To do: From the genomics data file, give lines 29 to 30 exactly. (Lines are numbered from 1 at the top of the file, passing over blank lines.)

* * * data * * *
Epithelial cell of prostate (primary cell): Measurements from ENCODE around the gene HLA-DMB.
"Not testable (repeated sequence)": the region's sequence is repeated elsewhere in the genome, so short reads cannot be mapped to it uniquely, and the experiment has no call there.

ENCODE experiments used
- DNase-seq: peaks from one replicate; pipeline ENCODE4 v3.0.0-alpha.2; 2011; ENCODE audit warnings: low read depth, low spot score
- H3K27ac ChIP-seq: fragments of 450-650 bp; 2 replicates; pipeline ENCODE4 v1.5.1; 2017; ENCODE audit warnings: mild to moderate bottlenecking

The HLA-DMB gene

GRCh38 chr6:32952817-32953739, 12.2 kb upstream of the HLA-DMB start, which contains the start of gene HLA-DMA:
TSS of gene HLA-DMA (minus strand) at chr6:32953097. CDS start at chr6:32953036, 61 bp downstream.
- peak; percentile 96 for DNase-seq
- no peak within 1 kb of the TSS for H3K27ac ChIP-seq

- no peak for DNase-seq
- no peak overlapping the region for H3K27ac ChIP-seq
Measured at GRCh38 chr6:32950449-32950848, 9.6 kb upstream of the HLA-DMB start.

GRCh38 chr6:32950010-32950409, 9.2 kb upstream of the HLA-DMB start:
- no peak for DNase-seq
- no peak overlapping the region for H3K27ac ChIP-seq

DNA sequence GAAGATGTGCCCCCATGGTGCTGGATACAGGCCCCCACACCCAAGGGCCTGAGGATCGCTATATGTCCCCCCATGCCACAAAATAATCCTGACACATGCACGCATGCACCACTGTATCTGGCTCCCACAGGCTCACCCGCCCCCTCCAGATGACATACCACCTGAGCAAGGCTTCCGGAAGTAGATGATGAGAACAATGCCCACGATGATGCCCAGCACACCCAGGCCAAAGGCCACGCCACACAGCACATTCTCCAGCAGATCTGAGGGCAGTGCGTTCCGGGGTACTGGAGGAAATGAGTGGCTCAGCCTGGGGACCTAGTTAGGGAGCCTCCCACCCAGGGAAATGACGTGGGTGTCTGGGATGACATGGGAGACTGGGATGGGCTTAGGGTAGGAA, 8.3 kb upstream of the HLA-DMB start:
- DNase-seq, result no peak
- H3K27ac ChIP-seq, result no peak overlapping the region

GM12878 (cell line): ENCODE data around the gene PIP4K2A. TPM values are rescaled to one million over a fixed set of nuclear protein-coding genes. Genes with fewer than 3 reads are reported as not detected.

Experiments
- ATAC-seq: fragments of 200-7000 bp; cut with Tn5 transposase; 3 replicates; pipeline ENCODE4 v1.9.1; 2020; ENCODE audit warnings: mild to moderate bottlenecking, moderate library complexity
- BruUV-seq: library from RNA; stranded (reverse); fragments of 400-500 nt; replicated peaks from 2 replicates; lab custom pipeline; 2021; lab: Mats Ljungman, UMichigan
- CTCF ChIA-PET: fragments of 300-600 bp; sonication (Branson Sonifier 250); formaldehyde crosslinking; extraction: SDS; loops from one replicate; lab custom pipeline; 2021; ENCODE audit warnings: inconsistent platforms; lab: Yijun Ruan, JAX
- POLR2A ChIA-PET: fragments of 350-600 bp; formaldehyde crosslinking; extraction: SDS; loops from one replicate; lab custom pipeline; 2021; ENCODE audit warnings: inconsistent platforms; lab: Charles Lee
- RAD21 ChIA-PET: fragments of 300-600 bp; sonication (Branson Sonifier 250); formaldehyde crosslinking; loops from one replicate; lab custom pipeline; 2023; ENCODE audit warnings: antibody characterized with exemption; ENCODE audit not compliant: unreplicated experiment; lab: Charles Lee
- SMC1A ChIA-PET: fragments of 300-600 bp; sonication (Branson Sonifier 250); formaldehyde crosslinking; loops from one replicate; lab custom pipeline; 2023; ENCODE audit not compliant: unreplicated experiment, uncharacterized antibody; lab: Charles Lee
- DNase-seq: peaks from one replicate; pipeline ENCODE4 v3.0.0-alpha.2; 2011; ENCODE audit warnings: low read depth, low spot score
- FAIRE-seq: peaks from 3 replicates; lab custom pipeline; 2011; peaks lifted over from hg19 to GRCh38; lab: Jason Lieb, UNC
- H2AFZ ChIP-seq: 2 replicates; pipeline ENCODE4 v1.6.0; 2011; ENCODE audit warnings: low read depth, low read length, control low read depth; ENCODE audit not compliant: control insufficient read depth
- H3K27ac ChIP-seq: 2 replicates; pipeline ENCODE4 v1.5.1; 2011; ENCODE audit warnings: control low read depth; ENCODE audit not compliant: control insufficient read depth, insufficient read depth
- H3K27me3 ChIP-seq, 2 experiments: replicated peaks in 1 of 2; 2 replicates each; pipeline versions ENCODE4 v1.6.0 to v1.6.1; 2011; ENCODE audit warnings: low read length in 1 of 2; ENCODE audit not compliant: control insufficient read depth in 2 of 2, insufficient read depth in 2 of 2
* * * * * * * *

- FAIRE-seq: peaks from 3 replicates; lab custom pipeline; 2011; peaks lifted over from hg19 to GRCh38; lab: Jason Lieb, UNC
- H2AFZ ChIP-seq: 2 replicates; pipeline ENCODE4 v1.6.0; 2011; ENCODE audit warnings: low read depth, low read length, control low read depth; ENCODE audit not compliant: control insufficient read depth